New Criticals

Turing conjectured that at the time such a machine could pass the test “one will be able to speak of machines thinking without expecting to be contradicted,” partially because the vocabulary and discourse would have expanded but also because, if his prediction of escalating computer sophistication turned out to be correct, (it did) then thinking about computers thinking would at least be of actual critical and philosophical (if not technical) relevance. [4] Events like the IBM computer Watson winning Jeopardy against human contestants (a game known for puns and wordplay, among the most difficult things for a computer to process), a fairly seriously taken Singularity movement and the generally rigorous pace of technological innovation make Turing’s paper quite interesting contemporarily. In 1950, Turing encouraged the public to “accept it as a fact that digital computers can be constructed, and indeed have been constructed, according to the principles we have described, and that they can in fact mimic the actions of a human computer very closely.”  CAPTCHAs clock in double shifts - they increase security and advance the field of artificial intelligence – fueled by human computation. They are a win-win; “based on open problems” in the A.I. community so that when they are in use on the Internet “either a CAPTCHA is not broken and there is a way to differentiate humans from computers, or the CAPTCHA is broke and an AI problem is solved.”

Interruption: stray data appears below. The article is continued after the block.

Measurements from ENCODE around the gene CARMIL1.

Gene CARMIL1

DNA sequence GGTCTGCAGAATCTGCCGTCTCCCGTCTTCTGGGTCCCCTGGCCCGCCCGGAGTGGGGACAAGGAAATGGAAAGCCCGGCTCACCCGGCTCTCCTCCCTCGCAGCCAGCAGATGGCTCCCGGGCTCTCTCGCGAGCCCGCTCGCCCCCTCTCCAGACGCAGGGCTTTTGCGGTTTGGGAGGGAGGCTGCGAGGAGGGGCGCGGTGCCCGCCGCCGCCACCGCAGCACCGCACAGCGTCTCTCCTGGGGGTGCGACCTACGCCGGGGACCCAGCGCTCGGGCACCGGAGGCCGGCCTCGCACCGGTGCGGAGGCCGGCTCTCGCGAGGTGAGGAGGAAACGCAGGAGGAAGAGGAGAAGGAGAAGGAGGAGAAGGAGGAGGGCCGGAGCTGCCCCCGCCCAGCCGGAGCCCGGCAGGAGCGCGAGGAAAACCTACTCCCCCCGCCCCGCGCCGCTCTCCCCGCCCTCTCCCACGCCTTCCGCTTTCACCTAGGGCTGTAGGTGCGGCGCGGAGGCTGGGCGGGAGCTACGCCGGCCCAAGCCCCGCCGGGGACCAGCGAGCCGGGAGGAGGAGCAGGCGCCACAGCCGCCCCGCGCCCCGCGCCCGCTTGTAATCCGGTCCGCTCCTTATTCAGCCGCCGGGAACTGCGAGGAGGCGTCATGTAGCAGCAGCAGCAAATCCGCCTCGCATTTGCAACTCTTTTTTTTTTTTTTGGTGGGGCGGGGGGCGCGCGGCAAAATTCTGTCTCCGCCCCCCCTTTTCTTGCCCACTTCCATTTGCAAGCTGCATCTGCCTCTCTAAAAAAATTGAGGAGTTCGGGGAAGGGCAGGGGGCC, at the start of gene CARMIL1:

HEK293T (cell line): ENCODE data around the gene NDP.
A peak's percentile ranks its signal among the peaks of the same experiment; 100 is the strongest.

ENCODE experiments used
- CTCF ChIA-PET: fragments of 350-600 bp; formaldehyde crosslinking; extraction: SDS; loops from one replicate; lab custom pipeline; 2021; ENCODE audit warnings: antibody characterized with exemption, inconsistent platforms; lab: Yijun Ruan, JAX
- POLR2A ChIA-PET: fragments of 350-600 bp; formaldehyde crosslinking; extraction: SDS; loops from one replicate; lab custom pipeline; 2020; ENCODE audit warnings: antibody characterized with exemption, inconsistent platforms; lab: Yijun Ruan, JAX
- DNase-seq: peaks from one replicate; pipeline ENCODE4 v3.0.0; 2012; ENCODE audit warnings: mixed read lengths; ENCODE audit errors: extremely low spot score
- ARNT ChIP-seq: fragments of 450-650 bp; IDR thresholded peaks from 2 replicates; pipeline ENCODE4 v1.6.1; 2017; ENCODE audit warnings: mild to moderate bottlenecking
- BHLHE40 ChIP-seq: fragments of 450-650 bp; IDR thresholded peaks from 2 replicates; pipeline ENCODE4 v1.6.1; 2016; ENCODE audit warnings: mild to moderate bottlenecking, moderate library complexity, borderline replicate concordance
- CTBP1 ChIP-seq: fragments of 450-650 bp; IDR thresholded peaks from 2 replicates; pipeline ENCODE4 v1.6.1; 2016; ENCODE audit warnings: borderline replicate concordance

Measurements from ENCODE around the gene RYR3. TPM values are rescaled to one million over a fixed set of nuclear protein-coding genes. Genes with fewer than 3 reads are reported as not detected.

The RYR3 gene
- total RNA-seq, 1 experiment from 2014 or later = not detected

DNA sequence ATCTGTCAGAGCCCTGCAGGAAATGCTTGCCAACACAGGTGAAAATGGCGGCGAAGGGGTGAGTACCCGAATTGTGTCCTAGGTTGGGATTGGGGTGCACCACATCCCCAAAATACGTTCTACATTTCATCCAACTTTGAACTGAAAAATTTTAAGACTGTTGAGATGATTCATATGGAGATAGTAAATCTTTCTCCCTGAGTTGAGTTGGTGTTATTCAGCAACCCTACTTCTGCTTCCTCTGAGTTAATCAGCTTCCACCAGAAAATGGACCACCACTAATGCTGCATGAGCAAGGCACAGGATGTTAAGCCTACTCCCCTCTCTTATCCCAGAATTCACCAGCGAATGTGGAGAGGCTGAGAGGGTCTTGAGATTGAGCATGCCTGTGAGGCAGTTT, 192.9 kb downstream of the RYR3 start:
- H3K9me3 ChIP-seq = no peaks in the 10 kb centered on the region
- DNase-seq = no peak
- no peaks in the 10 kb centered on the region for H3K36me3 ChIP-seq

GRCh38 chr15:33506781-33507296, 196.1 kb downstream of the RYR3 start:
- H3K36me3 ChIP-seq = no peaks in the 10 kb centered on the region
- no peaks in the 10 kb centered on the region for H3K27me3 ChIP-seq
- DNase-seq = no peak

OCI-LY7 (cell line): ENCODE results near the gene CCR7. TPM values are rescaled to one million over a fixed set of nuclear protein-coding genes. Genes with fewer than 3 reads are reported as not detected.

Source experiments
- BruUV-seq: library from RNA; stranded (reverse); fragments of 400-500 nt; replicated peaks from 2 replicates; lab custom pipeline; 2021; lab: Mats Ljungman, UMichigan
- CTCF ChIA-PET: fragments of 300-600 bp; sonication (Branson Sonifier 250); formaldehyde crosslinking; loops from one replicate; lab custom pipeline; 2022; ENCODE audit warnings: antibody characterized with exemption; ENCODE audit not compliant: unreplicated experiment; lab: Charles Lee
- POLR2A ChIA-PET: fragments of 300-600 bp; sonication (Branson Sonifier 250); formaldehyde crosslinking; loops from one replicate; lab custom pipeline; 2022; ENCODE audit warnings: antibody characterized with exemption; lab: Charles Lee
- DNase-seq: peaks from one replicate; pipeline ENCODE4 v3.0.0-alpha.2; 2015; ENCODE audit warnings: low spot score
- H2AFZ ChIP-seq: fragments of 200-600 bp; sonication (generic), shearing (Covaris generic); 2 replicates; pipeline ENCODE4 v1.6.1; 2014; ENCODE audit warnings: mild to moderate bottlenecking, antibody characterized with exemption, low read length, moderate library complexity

Unlike the Turing Test, the CAPTCHA involves no gamesmanship (but that doesn't mean it's not fun!). The computer is both interrogator and judge. CAPTCHAs first determined that the most important question was if a user was human, then developed a quantifiable method to answer, and took off quickly. By now, they are ubiquitous in web geography and found in all manner of registration processes. They also buttress simple password-protected accounts; in certain cases too many incorrect entries will prompt a CAPTCHA. Naturally, as CAPTCHAs became more widespread and sophisticated, so did techniques to defeat them – new programs better at reading the text distortion but also, more importantly, entirely new approaches for generating and disseminating UBE. CAPTCHAs had to evolve with its “enemies” to provide security against comment spamming, scrapers, online polling manipulating, dictionary attacks, worms, spam and search engine bots. [5]